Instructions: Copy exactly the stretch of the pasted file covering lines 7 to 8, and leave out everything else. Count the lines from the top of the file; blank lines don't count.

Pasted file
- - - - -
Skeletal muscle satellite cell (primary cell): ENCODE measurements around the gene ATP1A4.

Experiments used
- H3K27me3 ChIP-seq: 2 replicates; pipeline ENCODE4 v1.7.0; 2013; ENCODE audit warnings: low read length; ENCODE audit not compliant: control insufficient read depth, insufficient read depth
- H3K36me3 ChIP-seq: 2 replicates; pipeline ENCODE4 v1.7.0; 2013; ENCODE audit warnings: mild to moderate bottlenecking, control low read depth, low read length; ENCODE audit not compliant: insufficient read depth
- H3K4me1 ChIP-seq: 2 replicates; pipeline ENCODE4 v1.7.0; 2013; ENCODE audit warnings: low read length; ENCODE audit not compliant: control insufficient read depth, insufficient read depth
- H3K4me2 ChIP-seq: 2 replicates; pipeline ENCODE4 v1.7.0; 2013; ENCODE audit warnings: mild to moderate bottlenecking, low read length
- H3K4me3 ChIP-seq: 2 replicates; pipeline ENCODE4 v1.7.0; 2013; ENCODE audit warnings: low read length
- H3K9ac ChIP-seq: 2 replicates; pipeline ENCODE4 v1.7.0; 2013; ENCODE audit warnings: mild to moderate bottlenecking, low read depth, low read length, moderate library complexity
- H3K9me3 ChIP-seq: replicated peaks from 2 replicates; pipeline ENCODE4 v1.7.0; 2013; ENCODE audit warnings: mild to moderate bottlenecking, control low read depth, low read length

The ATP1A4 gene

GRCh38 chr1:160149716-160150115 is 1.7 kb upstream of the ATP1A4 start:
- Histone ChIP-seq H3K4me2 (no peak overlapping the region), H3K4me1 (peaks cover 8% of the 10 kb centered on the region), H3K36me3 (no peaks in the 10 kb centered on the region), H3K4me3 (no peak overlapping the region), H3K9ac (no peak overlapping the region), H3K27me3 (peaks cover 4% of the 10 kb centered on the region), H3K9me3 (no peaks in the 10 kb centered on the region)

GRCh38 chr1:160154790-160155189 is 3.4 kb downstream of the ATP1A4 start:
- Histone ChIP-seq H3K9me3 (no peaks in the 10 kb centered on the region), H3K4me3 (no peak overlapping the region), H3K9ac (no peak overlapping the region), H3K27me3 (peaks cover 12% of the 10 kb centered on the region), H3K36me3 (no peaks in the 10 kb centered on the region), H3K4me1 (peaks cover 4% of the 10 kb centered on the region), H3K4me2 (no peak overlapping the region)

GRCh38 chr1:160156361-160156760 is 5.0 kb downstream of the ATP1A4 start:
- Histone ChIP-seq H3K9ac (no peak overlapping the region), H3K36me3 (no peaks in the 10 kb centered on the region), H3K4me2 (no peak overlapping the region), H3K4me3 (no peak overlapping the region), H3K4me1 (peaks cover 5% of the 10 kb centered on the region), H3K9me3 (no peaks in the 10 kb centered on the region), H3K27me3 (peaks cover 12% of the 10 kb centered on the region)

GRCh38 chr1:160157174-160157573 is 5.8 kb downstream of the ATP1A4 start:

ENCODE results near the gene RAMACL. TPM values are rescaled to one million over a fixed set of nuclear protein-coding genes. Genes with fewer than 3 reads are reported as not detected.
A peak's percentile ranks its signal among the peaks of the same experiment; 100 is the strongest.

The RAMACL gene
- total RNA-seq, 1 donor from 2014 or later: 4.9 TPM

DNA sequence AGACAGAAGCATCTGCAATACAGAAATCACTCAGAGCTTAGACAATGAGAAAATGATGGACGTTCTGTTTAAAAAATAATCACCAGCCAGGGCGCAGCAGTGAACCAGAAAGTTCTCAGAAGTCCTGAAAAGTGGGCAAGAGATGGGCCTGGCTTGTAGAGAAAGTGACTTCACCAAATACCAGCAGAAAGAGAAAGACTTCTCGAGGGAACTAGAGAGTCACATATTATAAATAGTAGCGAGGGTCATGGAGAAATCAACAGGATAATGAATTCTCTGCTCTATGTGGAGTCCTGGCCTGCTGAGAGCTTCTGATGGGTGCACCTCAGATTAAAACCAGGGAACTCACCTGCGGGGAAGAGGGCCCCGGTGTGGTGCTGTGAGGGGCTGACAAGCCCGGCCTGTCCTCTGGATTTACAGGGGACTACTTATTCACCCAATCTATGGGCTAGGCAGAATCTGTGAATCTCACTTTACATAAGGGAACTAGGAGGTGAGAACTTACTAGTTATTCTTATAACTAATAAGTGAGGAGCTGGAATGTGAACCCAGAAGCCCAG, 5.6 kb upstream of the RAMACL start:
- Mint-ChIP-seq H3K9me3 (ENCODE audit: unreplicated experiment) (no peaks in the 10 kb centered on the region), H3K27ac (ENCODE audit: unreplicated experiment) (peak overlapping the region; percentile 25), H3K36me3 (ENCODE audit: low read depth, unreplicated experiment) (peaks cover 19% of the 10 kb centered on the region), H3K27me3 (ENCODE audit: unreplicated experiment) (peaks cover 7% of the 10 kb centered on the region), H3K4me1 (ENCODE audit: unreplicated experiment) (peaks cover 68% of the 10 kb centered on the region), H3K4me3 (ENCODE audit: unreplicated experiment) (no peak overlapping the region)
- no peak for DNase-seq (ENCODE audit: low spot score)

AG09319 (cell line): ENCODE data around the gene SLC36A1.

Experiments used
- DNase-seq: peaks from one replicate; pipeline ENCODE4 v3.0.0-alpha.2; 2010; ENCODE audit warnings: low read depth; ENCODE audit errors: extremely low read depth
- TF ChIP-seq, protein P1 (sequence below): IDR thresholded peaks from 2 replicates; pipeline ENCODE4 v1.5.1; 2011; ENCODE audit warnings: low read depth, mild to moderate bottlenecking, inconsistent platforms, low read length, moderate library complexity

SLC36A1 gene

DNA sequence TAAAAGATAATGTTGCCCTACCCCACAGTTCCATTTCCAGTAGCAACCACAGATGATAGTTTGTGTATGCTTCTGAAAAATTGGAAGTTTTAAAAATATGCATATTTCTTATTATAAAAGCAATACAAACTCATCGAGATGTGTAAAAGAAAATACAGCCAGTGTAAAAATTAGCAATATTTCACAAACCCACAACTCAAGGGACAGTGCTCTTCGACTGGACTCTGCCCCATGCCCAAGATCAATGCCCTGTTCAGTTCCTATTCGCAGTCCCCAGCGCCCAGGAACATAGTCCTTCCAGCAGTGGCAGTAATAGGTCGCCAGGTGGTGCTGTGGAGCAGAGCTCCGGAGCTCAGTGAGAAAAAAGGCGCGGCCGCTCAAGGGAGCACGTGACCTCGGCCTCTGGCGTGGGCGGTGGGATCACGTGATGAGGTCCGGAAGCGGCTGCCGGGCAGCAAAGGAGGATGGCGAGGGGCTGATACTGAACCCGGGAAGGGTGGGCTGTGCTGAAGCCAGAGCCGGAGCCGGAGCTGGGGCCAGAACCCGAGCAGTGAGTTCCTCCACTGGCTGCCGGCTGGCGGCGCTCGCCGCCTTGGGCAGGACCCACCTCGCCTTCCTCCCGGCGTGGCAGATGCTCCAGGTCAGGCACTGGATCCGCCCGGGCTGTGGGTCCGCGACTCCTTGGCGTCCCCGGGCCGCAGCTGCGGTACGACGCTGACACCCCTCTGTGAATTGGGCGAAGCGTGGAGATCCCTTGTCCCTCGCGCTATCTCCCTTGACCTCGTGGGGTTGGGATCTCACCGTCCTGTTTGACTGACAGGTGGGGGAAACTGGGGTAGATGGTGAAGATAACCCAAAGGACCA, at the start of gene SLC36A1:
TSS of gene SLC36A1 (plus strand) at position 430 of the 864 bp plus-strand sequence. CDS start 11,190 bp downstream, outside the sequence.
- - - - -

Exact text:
- H3K4me3 ChIP-seq: 2 replicates; pipeline ENCODE4 v1.7.0; 2013; ENCODE audit warnings: low read length
- H3K9ac ChIP-seq: 2 replicates; pipeline ENCODE4 v1.7.0; 2013; ENCODE audit warnings: mild to moderate bottlenecking, low read depth, low read length, moderate library complexity